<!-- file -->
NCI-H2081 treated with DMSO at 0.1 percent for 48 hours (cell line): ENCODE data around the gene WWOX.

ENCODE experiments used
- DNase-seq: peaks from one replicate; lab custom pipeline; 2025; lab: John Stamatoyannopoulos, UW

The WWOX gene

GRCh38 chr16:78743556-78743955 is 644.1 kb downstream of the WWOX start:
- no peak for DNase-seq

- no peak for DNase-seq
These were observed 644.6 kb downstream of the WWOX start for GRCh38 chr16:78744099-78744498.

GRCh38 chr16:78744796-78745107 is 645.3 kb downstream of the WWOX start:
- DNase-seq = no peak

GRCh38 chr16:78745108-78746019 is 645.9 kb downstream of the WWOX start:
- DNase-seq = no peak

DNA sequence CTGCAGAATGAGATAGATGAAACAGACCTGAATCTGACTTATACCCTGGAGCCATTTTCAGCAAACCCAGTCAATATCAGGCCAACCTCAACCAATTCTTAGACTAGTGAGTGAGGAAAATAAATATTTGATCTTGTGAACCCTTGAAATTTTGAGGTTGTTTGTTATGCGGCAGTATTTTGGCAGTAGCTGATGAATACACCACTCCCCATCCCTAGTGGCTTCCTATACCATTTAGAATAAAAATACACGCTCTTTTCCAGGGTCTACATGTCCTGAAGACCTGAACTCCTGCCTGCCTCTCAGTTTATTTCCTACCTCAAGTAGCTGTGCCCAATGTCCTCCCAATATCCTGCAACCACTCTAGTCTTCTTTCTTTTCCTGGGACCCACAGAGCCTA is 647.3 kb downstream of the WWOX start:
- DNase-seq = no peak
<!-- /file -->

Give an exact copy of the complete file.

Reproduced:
NCI-H2081 treated with DMSO at 0.1 percent for 48 hours (cell line): ENCODE data around the gene WWOX.

ENCODE experiments used
- DNase-seq: peaks from one replicate; lab custom pipeline; 2025; lab: John Stamatoyannopoulos, UW

The WWOX gene

GRCh38 chr16:78743556-78743955 is 644.1 kb downstream of the WWOX start:
- no peak for DNase-seq

- no peak for DNase-seq
These were observed 644.6 kb downstream of the WWOX start for GRCh38 chr16:78744099-78744498.

GRCh38 chr16:78744796-78745107 is 645.3 kb downstream of the WWOX start:
- DNase-seq = no peak

GRCh38 chr16:78745108-78746019 is 645.9 kb downstream of the WWOX start:
- DNase-seq = no peak

DNA sequence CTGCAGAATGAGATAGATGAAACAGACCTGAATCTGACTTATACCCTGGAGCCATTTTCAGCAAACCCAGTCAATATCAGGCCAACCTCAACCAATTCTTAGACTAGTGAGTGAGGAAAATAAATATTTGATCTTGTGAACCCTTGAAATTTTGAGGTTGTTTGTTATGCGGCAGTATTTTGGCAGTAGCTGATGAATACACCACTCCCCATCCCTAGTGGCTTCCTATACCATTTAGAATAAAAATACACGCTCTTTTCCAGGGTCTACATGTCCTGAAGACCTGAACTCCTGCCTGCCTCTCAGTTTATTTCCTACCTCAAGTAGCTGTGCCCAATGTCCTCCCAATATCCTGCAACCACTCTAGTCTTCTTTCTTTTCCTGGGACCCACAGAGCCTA is 647.3 kb downstream of the WWOX start:
- DNase-seq = no peak